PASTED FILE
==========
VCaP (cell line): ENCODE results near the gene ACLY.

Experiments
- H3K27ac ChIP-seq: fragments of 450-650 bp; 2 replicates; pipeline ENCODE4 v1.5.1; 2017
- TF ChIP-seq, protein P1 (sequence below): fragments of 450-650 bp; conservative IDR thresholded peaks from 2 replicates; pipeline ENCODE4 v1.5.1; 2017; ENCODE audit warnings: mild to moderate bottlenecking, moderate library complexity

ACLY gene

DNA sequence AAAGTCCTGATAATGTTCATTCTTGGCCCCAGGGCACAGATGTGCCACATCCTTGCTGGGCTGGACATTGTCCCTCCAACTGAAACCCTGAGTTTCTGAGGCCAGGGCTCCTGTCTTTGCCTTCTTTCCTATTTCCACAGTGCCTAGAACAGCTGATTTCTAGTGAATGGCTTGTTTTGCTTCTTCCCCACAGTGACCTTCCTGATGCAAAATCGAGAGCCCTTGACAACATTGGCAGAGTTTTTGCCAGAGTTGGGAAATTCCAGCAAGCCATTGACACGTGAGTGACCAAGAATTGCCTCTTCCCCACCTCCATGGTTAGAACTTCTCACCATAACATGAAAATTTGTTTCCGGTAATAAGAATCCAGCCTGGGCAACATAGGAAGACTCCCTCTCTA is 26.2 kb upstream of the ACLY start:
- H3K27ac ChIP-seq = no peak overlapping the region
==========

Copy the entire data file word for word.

VCaP (cell line): ENCODE results near the gene ACLY.

Experiments
- H3K27ac ChIP-seq: fragments of 450-650 bp; 2 replicates; pipeline ENCODE4 v1.5.1; 2017
- TF ChIP-seq, protein P1 (sequence below): fragments of 450-650 bp; conservative IDR thresholded peaks from 2 replicates; pipeline ENCODE4 v1.5.1; 2017; ENCODE audit warnings: mild to moderate bottlenecking, moderate library complexity

ACLY gene

DNA sequence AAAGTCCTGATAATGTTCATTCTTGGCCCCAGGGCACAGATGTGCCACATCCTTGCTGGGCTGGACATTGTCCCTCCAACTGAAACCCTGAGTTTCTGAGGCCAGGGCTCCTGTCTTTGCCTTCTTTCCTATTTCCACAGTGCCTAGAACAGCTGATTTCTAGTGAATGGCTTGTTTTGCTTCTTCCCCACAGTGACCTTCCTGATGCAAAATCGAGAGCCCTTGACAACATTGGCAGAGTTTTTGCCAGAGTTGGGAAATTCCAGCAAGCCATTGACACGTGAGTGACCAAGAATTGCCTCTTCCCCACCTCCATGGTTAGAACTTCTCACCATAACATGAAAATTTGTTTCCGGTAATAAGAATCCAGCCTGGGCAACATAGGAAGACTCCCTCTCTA is 26.2 kb upstream of the ACLY start:
- H3K27ac ChIP-seq = no peak overlapping the region